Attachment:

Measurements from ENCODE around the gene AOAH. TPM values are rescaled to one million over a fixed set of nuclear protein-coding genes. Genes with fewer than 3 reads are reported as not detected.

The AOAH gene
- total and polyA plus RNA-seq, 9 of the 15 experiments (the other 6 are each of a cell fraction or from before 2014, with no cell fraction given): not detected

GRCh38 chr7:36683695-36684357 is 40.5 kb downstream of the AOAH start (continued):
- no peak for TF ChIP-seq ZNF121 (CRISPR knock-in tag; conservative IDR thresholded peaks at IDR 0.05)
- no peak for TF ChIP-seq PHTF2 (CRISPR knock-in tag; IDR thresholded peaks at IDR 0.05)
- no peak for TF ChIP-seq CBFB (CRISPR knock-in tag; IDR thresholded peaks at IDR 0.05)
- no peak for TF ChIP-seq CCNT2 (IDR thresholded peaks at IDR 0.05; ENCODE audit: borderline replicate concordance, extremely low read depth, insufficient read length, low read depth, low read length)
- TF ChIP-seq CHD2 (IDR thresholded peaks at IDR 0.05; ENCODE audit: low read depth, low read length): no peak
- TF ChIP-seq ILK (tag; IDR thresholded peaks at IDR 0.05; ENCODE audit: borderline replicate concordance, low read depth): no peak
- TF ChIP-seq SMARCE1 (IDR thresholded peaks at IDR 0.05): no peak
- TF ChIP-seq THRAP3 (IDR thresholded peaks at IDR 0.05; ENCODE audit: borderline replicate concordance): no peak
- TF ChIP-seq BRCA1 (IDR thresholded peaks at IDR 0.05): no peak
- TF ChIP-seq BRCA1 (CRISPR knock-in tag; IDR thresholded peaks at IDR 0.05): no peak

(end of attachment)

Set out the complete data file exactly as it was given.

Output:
Measurements from ENCODE around the gene AOAH. TPM values are rescaled to one million over a fixed set of nuclear protein-coding genes. Genes with fewer than 3 reads are reported as not detected.

The AOAH gene
- total and polyA plus RNA-seq, 9 of the 15 experiments (the other 6 are each of a cell fraction or from before 2014, with no cell fraction given): not detected

GRCh38 chr7:36683695-36684357 is 40.5 kb downstream of the AOAH start (continued):
- no peak for TF ChIP-seq ZNF121 (CRISPR knock-in tag; conservative IDR thresholded peaks at IDR 0.05)
- no peak for TF ChIP-seq PHTF2 (CRISPR knock-in tag; IDR thresholded peaks at IDR 0.05)
- no peak for TF ChIP-seq CBFB (CRISPR knock-in tag; IDR thresholded peaks at IDR 0.05)
- no peak for TF ChIP-seq CCNT2 (IDR thresholded peaks at IDR 0.05; ENCODE audit: borderline replicate concordance, extremely low read depth, insufficient read length, low read depth, low read length)
- TF ChIP-seq CHD2 (IDR thresholded peaks at IDR 0.05; ENCODE audit: low read depth, low read length): no peak
- TF ChIP-seq ILK (tag; IDR thresholded peaks at IDR 0.05; ENCODE audit: borderline replicate concordance, low read depth): no peak
- TF ChIP-seq SMARCE1 (IDR thresholded peaks at IDR 0.05): no peak
- TF ChIP-seq THRAP3 (IDR thresholded peaks at IDR 0.05; ENCODE audit: borderline replicate concordance): no peak
- TF ChIP-seq BRCA1 (IDR thresholded peaks at IDR 0.05): no peak
- TF ChIP-seq BRCA1 (CRISPR knock-in tag; IDR thresholded peaks at IDR 0.05): no peak